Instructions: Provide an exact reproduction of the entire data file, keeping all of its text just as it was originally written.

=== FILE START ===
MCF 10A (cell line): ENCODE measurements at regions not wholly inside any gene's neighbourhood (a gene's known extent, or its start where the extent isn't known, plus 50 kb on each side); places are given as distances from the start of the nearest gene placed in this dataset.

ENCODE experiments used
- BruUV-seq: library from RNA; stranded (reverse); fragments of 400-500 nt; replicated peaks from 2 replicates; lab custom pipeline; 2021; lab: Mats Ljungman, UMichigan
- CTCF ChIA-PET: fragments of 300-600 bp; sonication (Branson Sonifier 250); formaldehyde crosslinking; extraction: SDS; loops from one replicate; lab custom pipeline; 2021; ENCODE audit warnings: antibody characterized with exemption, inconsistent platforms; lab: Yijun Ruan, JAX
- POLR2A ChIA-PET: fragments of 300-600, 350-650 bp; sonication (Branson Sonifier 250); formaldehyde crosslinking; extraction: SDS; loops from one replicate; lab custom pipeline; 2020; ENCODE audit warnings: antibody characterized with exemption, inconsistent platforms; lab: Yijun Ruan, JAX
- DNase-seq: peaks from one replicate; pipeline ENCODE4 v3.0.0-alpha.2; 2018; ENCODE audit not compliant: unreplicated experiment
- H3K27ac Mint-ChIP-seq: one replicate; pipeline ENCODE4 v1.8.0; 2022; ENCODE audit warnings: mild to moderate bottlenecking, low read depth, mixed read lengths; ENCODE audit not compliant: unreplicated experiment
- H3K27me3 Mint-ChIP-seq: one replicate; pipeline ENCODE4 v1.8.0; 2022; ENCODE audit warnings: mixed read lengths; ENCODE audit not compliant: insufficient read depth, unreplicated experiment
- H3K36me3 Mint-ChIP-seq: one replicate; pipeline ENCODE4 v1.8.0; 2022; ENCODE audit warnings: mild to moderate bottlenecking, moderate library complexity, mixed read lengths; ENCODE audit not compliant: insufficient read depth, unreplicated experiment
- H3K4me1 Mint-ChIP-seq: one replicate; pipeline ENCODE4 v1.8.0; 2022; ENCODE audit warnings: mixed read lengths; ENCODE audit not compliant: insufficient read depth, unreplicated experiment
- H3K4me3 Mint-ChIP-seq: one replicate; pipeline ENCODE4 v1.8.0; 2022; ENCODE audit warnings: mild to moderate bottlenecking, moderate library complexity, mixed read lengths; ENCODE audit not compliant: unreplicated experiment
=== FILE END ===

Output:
MCF 10A (cell line): ENCODE measurements at regions not wholly inside any gene's neighbourhood (a gene's known extent, or its start where the extent isn't known, plus 50 kb on each side); places are given as distances from the start of the nearest gene placed in this dataset.

ENCODE experiments used
- BruUV-seq: library from RNA; stranded (reverse); fragments of 400-500 nt; replicated peaks from 2 replicates; lab custom pipeline; 2021; lab: Mats Ljungman, UMichigan
- CTCF ChIA-PET: fragments of 300-600 bp; sonication (Branson Sonifier 250); formaldehyde crosslinking; extraction: SDS; loops from one replicate; lab custom pipeline; 2021; ENCODE audit warnings: antibody characterized with exemption, inconsistent platforms; lab: Yijun Ruan, JAX
- POLR2A ChIA-PET: fragments of 300-600, 350-650 bp; sonication (Branson Sonifier 250); formaldehyde crosslinking; extraction: SDS; loops from one replicate; lab custom pipeline; 2020; ENCODE audit warnings: antibody characterized with exemption, inconsistent platforms; lab: Yijun Ruan, JAX
- DNase-seq: peaks from one replicate; pipeline ENCODE4 v3.0.0-alpha.2; 2018; ENCODE audit not compliant: unreplicated experiment
- H3K27ac Mint-ChIP-seq: one replicate; pipeline ENCODE4 v1.8.0; 2022; ENCODE audit warnings: mild to moderate bottlenecking, low read depth, mixed read lengths; ENCODE audit not compliant: unreplicated experiment
- H3K27me3 Mint-ChIP-seq: one replicate; pipeline ENCODE4 v1.8.0; 2022; ENCODE audit warnings: mixed read lengths; ENCODE audit not compliant: insufficient read depth, unreplicated experiment
- H3K36me3 Mint-ChIP-seq: one replicate; pipeline ENCODE4 v1.8.0; 2022; ENCODE audit warnings: mild to moderate bottlenecking, moderate library complexity, mixed read lengths; ENCODE audit not compliant: insufficient read depth, unreplicated experiment
- H3K4me1 Mint-ChIP-seq: one replicate; pipeline ENCODE4 v1.8.0; 2022; ENCODE audit warnings: mixed read lengths; ENCODE audit not compliant: insufficient read depth, unreplicated experiment
- H3K4me3 Mint-ChIP-seq: one replicate; pipeline ENCODE4 v1.8.0; 2022; ENCODE audit warnings: mild to moderate bottlenecking, moderate library complexity, mixed read lengths; ENCODE audit not compliant: unreplicated experiment